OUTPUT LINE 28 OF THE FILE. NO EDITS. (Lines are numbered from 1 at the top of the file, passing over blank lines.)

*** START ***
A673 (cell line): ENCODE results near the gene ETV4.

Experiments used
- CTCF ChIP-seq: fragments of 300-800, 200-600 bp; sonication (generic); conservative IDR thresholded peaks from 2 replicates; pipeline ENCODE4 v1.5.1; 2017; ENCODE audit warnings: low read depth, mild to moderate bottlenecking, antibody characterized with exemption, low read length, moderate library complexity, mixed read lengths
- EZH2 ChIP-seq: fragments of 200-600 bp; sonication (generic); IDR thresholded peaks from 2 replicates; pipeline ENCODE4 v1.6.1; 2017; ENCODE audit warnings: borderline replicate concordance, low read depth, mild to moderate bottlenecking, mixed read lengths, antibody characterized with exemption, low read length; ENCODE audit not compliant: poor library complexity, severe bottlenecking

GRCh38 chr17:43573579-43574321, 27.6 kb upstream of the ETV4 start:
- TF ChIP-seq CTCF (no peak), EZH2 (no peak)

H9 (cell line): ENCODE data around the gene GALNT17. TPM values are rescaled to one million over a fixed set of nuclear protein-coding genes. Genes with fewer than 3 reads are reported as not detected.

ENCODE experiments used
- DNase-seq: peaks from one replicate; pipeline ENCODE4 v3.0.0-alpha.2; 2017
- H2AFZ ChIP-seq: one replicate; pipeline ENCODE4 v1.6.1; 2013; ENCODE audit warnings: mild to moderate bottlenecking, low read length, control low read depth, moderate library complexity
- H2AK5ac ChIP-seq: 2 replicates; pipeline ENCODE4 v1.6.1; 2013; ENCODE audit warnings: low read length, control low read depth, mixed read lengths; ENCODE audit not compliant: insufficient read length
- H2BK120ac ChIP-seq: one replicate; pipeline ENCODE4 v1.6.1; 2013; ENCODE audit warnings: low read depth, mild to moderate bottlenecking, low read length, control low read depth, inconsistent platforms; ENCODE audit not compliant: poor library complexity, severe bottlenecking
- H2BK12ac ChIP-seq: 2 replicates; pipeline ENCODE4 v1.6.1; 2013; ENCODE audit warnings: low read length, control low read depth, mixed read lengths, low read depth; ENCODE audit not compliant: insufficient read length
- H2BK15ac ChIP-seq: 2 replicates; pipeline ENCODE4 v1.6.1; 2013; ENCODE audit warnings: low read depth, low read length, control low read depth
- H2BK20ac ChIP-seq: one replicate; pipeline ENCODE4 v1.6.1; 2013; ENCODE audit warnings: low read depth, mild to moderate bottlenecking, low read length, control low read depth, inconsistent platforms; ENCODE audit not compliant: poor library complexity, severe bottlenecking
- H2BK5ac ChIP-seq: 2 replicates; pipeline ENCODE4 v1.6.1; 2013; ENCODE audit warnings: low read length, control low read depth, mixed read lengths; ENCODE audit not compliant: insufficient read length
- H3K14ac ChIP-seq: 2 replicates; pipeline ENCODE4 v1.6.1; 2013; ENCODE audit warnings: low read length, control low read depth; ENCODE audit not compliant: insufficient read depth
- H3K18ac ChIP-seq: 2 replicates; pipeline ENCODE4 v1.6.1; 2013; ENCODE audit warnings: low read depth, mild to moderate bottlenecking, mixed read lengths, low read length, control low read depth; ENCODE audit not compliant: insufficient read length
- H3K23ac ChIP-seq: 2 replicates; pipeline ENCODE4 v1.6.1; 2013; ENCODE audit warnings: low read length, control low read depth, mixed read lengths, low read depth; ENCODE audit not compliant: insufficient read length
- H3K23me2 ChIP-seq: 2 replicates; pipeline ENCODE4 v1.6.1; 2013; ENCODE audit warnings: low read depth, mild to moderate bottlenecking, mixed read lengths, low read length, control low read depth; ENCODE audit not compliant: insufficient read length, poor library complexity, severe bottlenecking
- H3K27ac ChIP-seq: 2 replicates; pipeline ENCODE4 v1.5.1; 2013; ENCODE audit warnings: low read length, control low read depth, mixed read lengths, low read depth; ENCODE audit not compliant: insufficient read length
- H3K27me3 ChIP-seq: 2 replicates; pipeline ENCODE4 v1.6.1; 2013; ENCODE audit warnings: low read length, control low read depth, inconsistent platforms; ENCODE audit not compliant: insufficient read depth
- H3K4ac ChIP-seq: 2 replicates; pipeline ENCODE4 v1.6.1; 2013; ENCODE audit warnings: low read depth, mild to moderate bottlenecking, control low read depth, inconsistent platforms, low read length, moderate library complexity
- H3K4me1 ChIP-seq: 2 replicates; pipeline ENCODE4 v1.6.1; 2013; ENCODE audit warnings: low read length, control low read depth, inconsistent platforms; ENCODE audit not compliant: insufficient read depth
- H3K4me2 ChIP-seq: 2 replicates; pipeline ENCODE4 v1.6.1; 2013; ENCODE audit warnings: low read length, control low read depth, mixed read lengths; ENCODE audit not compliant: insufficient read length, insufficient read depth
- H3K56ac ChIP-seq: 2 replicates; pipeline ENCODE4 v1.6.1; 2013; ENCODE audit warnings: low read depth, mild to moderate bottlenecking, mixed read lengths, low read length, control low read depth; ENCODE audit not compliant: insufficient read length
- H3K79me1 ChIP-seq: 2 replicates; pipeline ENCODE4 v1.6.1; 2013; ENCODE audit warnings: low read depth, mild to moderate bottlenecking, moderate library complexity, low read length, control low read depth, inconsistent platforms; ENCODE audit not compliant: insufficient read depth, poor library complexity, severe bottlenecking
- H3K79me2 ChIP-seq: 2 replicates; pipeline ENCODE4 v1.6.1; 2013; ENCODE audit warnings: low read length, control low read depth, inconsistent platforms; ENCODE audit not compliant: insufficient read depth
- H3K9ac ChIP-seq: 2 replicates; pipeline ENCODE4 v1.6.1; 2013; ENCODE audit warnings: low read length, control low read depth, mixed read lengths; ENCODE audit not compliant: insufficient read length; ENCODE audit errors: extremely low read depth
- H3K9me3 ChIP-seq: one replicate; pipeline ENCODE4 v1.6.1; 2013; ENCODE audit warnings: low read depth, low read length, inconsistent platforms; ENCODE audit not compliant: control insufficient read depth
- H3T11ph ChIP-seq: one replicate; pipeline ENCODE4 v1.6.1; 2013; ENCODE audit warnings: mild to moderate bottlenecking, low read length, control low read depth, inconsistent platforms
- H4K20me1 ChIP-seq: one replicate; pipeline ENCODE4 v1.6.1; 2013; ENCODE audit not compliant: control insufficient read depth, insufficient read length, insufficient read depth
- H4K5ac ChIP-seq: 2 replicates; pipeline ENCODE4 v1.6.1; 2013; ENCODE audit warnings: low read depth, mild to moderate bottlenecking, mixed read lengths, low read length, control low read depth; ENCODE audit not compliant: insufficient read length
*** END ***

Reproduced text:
- H3K79me2 ChIP-seq: 2 replicates; pipeline ENCODE4 v1.6.1; 2013; ENCODE audit warnings: low read length, control low read depth, inconsistent platforms; ENCODE audit not compliant: insufficient read depth